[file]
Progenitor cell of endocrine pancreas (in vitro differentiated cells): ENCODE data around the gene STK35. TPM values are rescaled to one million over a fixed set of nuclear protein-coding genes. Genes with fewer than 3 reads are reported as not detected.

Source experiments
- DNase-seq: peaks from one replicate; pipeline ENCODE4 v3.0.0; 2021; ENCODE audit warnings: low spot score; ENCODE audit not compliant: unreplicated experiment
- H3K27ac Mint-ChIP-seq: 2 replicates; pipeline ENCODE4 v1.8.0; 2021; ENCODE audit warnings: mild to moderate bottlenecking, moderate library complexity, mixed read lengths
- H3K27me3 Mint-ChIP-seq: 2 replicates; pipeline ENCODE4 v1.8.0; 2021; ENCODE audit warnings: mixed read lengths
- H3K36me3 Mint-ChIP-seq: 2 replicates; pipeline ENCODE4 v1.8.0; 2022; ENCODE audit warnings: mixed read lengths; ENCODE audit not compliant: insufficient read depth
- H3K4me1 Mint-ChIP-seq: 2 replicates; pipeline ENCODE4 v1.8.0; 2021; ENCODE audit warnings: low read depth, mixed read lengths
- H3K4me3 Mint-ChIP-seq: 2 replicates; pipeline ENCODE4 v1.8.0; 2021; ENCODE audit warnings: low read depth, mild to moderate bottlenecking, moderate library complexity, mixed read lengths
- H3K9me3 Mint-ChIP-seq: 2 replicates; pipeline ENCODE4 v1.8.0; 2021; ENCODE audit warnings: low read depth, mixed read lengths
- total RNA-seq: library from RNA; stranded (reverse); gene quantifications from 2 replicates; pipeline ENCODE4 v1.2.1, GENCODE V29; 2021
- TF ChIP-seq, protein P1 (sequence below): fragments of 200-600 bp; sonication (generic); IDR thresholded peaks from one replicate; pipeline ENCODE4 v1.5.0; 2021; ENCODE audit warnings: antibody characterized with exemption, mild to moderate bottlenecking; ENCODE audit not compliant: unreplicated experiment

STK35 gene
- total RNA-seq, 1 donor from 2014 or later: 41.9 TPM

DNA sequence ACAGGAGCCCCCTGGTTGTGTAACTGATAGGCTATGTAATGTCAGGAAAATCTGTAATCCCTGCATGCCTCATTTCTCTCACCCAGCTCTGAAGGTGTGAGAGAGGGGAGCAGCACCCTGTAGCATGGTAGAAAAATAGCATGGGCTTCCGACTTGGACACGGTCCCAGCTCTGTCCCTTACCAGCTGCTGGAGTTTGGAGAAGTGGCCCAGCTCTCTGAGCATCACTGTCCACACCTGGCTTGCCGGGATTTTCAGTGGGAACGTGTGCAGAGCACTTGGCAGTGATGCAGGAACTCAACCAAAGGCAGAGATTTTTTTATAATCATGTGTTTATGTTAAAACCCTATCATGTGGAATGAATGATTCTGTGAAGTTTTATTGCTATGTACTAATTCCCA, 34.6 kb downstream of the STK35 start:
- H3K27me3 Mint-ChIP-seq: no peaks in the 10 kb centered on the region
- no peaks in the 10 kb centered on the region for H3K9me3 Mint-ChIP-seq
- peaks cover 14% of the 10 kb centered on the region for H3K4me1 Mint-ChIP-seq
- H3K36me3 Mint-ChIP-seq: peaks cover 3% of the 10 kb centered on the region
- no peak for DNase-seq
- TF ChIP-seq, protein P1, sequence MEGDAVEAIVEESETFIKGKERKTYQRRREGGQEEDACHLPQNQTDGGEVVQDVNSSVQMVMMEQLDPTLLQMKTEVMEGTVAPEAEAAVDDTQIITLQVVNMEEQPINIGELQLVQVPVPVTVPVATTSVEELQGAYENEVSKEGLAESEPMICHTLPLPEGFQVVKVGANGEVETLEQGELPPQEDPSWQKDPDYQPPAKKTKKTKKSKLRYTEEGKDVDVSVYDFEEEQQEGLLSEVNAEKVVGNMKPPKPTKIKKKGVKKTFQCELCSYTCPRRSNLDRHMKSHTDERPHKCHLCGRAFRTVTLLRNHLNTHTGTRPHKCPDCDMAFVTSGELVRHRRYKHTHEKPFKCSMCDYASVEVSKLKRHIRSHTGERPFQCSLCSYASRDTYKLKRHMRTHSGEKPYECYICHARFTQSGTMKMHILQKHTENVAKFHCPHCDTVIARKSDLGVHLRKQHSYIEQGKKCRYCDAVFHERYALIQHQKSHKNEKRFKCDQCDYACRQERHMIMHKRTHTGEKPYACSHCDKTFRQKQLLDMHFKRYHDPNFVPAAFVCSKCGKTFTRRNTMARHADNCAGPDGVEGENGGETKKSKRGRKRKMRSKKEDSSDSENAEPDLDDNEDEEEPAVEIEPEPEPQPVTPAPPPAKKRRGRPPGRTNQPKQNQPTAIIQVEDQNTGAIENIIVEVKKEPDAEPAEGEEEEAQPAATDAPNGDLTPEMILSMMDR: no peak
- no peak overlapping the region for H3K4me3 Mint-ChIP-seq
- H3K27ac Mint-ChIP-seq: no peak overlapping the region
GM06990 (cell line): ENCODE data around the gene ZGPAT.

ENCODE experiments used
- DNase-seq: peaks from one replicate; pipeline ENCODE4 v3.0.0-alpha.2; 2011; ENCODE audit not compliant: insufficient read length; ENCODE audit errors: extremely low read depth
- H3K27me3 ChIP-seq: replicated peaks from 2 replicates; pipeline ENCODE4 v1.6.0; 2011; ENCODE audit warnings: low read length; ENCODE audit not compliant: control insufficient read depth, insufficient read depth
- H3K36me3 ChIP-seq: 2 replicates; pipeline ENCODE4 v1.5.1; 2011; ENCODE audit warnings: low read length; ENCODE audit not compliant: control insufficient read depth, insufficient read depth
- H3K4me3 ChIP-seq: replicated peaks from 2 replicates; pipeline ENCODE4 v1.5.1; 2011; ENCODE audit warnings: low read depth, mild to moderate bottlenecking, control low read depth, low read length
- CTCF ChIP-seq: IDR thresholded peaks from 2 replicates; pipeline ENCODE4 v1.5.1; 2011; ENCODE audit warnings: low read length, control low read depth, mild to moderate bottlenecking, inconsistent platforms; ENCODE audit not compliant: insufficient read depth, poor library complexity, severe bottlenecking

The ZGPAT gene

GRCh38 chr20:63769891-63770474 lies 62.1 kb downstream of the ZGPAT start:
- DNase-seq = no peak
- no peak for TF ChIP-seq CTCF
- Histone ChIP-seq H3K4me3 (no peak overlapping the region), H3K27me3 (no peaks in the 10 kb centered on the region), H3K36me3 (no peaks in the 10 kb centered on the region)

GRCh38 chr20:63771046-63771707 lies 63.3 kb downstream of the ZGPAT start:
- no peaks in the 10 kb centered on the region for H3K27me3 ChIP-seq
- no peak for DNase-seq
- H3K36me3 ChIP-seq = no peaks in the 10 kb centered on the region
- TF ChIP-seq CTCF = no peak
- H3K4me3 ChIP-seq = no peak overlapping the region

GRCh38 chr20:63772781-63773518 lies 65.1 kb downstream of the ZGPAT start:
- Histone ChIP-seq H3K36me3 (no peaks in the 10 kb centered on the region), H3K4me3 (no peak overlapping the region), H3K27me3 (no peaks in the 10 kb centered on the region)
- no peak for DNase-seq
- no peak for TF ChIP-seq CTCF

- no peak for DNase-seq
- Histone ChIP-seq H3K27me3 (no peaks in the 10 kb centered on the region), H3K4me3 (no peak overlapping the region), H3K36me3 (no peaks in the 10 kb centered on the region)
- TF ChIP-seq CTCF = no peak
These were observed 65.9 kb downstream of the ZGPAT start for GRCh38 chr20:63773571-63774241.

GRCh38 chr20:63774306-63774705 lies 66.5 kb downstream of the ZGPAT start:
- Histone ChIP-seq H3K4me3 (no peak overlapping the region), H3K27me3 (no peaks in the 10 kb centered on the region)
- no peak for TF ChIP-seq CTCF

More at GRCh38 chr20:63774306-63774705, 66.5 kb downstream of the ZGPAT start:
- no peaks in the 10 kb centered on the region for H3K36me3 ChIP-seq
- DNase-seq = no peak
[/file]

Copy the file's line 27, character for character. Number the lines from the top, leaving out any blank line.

- H3K36me3 ChIP-seq: 2 replicates; pipeline ENCODE4 v1.5.1; 2011; ENCODE audit warnings: low read length; ENCODE audit not compliant: control insufficient read depth, insufficient read depth